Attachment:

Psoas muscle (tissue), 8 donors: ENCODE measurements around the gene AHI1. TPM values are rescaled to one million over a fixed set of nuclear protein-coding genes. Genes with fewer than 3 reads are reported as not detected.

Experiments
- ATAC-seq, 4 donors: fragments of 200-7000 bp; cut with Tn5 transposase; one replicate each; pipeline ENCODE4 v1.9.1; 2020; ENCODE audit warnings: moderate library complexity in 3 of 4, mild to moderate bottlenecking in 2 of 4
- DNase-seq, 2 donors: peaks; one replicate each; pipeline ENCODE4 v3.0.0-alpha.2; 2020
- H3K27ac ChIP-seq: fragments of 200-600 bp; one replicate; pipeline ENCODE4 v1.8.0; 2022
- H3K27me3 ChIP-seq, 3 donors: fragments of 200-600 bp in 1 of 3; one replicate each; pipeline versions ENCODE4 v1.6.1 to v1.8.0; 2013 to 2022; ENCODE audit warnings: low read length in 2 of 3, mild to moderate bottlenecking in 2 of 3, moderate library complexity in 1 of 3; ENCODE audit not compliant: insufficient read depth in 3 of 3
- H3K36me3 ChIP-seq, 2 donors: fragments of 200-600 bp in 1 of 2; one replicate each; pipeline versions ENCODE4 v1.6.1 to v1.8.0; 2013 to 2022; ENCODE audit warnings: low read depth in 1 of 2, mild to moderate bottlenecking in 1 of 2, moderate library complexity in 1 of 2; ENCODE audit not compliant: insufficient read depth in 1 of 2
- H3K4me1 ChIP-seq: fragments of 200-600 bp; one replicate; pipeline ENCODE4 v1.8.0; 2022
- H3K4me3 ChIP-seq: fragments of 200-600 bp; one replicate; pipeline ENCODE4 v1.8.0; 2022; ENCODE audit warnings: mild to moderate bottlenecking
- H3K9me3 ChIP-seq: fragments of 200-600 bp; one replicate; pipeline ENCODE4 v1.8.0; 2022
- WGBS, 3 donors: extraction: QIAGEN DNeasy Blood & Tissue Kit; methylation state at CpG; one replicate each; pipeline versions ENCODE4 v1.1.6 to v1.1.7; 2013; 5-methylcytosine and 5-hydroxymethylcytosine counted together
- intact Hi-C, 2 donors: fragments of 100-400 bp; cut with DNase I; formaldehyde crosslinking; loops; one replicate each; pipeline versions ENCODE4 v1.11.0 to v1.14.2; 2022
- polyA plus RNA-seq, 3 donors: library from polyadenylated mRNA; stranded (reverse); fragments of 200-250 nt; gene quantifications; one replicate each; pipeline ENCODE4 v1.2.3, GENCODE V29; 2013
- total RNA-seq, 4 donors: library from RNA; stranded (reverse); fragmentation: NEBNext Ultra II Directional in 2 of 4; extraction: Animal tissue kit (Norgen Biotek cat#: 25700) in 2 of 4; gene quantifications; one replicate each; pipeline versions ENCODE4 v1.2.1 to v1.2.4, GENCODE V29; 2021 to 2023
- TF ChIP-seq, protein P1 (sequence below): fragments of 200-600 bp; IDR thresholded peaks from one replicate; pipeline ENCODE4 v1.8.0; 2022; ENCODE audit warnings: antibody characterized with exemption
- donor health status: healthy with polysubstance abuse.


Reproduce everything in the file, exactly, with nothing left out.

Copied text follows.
Psoas muscle (tissue), 8 donors: ENCODE measurements around the gene AHI1. TPM values are rescaled to one million over a fixed set of nuclear protein-coding genes. Genes with fewer than 3 reads are reported as not detected.

Experiments
- ATAC-seq, 4 donors: fragments of 200-7000 bp; cut with Tn5 transposase; one replicate each; pipeline ENCODE4 v1.9.1; 2020; ENCODE audit warnings: moderate library complexity in 3 of 4, mild to moderate bottlenecking in 2 of 4
- DNase-seq, 2 donors: peaks; one replicate each; pipeline ENCODE4 v3.0.0-alpha.2; 2020
- H3K27ac ChIP-seq: fragments of 200-600 bp; one replicate; pipeline ENCODE4 v1.8.0; 2022
- H3K27me3 ChIP-seq, 3 donors: fragments of 200-600 bp in 1 of 3; one replicate each; pipeline versions ENCODE4 v1.6.1 to v1.8.0; 2013 to 2022; ENCODE audit warnings: low read length in 2 of 3, mild to moderate bottlenecking in 2 of 3, moderate library complexity in 1 of 3; ENCODE audit not compliant: insufficient read depth in 3 of 3
- H3K36me3 ChIP-seq, 2 donors: fragments of 200-600 bp in 1 of 2; one replicate each; pipeline versions ENCODE4 v1.6.1 to v1.8.0; 2013 to 2022; ENCODE audit warnings: low read depth in 1 of 2, mild to moderate bottlenecking in 1 of 2, moderate library complexity in 1 of 2; ENCODE audit not compliant: insufficient read depth in 1 of 2
- H3K4me1 ChIP-seq: fragments of 200-600 bp; one replicate; pipeline ENCODE4 v1.8.0; 2022
- H3K4me3 ChIP-seq: fragments of 200-600 bp; one replicate; pipeline ENCODE4 v1.8.0; 2022; ENCODE audit warnings: mild to moderate bottlenecking
- H3K9me3 ChIP-seq: fragments of 200-600 bp; one replicate; pipeline ENCODE4 v1.8.0; 2022
- WGBS, 3 donors: extraction: QIAGEN DNeasy Blood & Tissue Kit; methylation state at CpG; one replicate each; pipeline versions ENCODE4 v1.1.6 to v1.1.7; 2013; 5-methylcytosine and 5-hydroxymethylcytosine counted together
- intact Hi-C, 2 donors: fragments of 100-400 bp; cut with DNase I; formaldehyde crosslinking; loops; one replicate each; pipeline versions ENCODE4 v1.11.0 to v1.14.2; 2022
- polyA plus RNA-seq, 3 donors: library from polyadenylated mRNA; stranded (reverse); fragments of 200-250 nt; gene quantifications; one replicate each; pipeline ENCODE4 v1.2.3, GENCODE V29; 2013
- total RNA-seq, 4 donors: library from RNA; stranded (reverse); fragmentation: NEBNext Ultra II Directional in 2 of 4; extraction: Animal tissue kit (Norgen Biotek cat#: 25700) in 2 of 4; gene quantifications; one replicate each; pipeline versions ENCODE4 v1.2.1 to v1.2.4, GENCODE V29; 2021 to 2023
- TF ChIP-seq, protein P1 (sequence below): fragments of 200-600 bp; IDR thresholded peaks from one replicate; pipeline ENCODE4 v1.8.0; 2022; ENCODE audit warnings: antibody characterized with exemption
- donor health status: healthy with polysubstance abuse.